The One Constant Through All the Years

Opening Day!

Is there a two-word phrase that fills the mind and soul with a greater sense of excitement and hope for what lies ahead – Free Samples, Half Off, I Do, I’m Pregnant, Leave Meeting?

No, nothing comes close to the start of baseball season.

Coming out of hibernation to reconnect with an old friend and renew the journey that you have taken together for so many years.

For me, the journey began in the summer of ’67, an 8-year-old swept up with my family and the rest of Boston and New England in the Red Sox Impossible Dream season. My first trip to Fenway Park with my Dad – July 13, 1967 – a 10-0 loss to the Orioles. I was hooked. No city kid will ever forget their first time seeing all that green – the field, the wall, everything. I left the park that night clutching a pennant and a bobblehead, and I left a lifelong member of Red Sox Nation.

My second trip to Fenway was Game 2 of the 1967 World Series, tickets via a friend of my uncle – the uncle who drove a big rig and whose family lived in the third-floor apartment of our Dorchester triple-decker. (My grandparents and another uncle lived on the second floor.) My mother came midmorning to take me out of my third-grade class. Lonborg pitched a 1-hitter. Yaz hit two home runs. The Sox beat the Cardinals 5-0, but lost the series in 7 games.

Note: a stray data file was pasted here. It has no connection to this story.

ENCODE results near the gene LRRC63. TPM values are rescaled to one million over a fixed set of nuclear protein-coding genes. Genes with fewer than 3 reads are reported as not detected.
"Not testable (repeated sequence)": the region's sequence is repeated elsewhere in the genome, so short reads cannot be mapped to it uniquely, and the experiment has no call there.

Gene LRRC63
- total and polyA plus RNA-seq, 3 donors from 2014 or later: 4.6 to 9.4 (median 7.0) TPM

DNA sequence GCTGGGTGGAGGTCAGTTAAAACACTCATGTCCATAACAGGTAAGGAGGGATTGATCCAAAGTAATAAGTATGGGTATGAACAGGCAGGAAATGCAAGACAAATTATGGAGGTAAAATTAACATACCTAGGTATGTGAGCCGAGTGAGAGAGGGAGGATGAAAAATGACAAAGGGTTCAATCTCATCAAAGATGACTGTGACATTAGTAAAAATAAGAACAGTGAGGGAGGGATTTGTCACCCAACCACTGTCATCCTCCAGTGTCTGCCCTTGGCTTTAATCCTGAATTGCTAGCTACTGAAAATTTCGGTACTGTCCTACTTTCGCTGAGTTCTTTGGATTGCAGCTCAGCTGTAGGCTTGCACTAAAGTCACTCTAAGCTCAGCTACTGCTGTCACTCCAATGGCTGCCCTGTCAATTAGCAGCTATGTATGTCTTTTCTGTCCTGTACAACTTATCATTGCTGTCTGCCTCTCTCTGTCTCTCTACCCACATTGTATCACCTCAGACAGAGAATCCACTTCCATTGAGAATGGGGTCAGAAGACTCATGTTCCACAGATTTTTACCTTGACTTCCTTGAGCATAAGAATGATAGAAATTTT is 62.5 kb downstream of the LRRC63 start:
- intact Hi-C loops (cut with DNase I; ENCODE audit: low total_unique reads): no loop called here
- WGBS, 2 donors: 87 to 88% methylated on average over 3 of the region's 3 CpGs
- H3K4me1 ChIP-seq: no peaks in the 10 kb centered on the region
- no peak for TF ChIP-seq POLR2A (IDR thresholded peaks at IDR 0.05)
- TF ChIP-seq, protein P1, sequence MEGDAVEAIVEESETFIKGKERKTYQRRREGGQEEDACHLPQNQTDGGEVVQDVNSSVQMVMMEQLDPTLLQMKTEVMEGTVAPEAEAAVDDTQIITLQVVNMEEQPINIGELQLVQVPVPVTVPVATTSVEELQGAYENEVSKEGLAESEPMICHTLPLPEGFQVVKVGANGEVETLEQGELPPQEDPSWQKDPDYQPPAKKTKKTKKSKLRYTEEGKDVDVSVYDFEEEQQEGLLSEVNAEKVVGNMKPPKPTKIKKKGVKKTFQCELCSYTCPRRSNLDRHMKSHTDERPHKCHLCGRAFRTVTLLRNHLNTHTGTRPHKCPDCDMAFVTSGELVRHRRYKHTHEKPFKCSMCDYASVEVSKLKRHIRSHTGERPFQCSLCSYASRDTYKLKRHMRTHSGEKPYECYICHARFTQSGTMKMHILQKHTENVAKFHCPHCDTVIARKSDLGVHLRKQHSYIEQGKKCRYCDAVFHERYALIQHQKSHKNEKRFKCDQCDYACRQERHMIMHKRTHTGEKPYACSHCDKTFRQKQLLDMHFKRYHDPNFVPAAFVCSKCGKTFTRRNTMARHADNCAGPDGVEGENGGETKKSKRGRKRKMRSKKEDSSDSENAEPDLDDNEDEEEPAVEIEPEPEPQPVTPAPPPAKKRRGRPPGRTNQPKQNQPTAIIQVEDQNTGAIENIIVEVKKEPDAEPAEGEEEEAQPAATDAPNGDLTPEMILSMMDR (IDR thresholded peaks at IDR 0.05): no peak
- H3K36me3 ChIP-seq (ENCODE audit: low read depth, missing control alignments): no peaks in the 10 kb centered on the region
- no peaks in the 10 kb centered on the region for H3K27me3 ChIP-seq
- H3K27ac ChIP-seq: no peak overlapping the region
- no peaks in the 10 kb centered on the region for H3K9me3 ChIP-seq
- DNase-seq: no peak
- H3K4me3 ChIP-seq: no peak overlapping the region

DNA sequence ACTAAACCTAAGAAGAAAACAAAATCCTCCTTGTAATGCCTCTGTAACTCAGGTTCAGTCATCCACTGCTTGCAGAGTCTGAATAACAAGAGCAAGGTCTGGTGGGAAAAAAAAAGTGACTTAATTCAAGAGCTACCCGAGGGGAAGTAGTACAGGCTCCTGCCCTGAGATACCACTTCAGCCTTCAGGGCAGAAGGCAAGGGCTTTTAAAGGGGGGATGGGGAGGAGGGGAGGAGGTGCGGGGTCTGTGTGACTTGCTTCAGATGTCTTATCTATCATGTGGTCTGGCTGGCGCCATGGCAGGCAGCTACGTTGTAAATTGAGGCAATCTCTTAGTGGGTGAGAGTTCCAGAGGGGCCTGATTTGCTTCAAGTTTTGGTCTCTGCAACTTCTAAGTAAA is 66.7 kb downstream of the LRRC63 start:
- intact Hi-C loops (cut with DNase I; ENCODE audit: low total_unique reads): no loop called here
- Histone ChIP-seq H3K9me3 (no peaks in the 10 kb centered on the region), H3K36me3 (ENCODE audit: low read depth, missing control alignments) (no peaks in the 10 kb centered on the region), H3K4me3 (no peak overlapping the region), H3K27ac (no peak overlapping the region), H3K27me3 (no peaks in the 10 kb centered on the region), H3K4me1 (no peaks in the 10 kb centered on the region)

Forty-six years later I was the one picking up my daughter at school (Wesleyan University) to take her to Game 2 of the 2013 World Series, tickets via an online lottery. David Ortiz hit a home run. The Sox lost that game to the Cardinals, but won the Series.

My time playing organized baseball was brief, beginning in the spring of 1968 and ending in early summer 1971, leaving our little league all-star team for a family trip around the country.

Little League

But baseball was always more than playing organized ball. It was wiffle ball in the back yard, stick ball in the street, and half ball – you had to do something when the pimple ball split in half. And yes, it was a source of endless real and simulated data and statistics.

Moving further away from “organized” ball in college, baseball became softball and the Dudley House intramural team. Lazy, sunny afternoons across the river with future titans of industry and finance, a lawyer or two, plus the guy who (according to legend) a few years later would put Dukakis into that tank.


Next came helping to organize the softball team at Advanced Systems in Measurement and Evaluation – the ASME Ants (Ants – they are worked hard, are able to lift several times their body weight, and care for their dead – seemed appropriate) Gathering after work at the local cemetery (the unused part) for a summer of friendly, weekly games against the women and men of Pottery by Andy.  Taking the field with our president sporting his modified blue GIANTS cap. Reach the piles of dirt in right field on the fly – home run. Hit the beer can next to the shortstop – win a prize.